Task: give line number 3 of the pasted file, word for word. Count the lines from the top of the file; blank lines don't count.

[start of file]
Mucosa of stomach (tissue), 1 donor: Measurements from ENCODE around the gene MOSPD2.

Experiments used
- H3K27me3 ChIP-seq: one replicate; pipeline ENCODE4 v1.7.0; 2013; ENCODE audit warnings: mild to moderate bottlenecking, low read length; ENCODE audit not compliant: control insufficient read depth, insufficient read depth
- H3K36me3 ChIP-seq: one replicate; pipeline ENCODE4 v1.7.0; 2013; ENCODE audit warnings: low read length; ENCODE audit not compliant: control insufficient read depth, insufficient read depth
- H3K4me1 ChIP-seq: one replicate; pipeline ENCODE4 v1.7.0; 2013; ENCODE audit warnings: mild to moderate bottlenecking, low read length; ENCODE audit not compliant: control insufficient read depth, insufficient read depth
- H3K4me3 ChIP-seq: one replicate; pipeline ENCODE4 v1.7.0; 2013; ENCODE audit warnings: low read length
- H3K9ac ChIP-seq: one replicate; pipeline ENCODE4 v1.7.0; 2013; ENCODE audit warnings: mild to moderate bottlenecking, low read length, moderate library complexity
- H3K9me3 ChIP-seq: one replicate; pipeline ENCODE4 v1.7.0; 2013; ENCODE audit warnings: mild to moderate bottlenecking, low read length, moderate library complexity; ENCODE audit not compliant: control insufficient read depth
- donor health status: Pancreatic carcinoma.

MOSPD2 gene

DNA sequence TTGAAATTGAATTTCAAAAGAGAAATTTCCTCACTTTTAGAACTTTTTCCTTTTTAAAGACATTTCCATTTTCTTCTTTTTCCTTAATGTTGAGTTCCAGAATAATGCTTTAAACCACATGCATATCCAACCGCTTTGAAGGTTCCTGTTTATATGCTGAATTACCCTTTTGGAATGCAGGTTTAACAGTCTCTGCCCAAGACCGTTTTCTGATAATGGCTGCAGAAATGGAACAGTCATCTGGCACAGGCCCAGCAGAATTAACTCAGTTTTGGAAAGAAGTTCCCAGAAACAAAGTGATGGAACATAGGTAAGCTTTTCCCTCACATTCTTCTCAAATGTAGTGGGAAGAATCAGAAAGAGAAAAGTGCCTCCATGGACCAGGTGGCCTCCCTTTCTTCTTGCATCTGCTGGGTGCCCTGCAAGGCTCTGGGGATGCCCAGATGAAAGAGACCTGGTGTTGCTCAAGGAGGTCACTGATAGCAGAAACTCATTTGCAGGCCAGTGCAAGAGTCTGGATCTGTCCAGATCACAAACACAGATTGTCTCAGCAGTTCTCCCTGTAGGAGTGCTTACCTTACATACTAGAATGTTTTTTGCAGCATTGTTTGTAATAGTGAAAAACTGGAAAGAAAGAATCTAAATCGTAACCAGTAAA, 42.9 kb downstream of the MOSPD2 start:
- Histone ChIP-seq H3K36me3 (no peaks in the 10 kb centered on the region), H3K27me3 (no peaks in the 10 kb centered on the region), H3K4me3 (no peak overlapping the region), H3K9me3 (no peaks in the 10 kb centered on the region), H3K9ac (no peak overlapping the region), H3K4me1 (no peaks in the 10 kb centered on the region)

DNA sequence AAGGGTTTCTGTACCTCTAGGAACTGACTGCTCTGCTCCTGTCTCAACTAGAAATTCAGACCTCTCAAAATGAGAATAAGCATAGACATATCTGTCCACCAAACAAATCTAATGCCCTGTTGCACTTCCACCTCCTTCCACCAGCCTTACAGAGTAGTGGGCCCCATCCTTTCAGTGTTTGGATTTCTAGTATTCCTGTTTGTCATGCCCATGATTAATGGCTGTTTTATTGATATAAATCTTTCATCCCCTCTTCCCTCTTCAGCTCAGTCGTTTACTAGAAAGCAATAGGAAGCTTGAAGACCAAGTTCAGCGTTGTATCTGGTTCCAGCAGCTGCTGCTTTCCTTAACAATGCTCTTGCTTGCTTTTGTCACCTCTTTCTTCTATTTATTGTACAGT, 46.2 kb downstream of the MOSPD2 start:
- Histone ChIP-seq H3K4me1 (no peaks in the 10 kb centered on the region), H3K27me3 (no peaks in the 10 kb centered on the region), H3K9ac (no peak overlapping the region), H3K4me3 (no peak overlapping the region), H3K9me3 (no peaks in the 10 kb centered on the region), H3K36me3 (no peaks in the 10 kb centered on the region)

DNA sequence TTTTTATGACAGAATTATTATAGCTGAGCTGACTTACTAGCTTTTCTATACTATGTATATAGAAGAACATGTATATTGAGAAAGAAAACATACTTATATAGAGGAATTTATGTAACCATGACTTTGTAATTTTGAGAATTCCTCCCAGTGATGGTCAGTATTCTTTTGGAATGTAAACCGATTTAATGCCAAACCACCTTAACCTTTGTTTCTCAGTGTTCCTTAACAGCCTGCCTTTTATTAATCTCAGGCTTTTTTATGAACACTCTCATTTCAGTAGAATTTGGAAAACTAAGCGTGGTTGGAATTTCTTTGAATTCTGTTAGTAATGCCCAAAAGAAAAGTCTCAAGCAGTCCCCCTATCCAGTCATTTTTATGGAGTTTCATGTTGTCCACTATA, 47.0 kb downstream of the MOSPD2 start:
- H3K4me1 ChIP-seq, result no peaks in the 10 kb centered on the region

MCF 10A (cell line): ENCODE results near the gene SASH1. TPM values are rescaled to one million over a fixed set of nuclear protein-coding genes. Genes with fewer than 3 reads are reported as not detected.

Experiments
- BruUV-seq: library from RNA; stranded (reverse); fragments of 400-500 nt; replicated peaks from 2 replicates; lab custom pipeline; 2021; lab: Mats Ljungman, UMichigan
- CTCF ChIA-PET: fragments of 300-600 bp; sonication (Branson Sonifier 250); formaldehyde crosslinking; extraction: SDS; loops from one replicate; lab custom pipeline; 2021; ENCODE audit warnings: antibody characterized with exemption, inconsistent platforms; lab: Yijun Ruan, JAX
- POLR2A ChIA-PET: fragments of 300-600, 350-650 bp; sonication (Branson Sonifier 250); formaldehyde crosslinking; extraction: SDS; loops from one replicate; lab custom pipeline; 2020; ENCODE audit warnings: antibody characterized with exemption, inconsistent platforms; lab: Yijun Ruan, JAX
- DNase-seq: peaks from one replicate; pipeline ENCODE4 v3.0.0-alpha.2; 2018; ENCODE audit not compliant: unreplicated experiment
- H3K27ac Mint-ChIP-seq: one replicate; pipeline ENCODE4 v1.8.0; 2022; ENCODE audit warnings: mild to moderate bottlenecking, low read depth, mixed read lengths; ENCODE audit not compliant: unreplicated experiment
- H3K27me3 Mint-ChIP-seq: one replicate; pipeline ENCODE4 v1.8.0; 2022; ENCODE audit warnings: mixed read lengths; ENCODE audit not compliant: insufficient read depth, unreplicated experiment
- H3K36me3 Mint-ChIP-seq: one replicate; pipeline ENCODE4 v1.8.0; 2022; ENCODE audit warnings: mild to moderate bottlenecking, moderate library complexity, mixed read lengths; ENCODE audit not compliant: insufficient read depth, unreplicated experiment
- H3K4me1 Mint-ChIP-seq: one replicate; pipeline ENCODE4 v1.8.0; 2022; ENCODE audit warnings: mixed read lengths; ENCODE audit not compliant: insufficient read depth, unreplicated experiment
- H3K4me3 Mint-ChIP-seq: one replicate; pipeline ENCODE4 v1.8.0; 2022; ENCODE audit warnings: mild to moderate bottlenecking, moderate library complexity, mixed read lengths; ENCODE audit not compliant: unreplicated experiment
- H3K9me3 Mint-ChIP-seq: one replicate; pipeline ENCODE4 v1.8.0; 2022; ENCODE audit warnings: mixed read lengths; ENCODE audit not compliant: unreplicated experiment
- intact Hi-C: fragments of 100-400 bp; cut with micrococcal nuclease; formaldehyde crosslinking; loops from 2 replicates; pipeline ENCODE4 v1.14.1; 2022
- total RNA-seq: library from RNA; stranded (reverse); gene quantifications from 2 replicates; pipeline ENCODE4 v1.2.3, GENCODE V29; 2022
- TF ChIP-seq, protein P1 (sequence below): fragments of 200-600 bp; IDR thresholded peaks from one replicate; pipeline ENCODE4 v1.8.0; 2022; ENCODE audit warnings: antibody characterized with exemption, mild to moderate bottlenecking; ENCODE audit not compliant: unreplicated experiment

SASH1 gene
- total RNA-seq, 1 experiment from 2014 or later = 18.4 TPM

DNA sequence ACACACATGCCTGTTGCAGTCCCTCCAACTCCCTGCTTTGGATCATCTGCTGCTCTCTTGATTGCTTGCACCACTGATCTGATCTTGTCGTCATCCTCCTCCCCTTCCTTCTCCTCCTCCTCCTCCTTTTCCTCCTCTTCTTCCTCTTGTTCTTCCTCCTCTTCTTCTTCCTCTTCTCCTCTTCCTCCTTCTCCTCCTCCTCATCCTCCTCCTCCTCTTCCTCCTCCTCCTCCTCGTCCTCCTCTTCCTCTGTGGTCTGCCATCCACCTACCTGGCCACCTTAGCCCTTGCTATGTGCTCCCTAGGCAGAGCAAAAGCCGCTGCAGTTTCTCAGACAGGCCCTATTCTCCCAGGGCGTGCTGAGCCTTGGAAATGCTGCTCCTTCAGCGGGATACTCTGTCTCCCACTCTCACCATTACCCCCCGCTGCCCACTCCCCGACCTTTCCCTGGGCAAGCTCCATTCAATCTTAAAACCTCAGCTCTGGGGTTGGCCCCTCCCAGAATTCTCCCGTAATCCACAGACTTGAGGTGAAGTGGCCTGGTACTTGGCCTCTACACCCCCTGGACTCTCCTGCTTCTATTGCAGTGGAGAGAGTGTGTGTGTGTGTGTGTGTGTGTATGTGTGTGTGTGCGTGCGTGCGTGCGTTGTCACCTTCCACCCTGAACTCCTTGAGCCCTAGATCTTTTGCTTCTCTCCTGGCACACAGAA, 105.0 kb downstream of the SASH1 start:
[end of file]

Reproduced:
- H3K27me3 ChIP-seq: one replicate; pipeline ENCODE4 v1.7.0; 2013; ENCODE audit warnings: mild to moderate bottlenecking, low read length; ENCODE audit not compliant: control insufficient read depth, insufficient read depth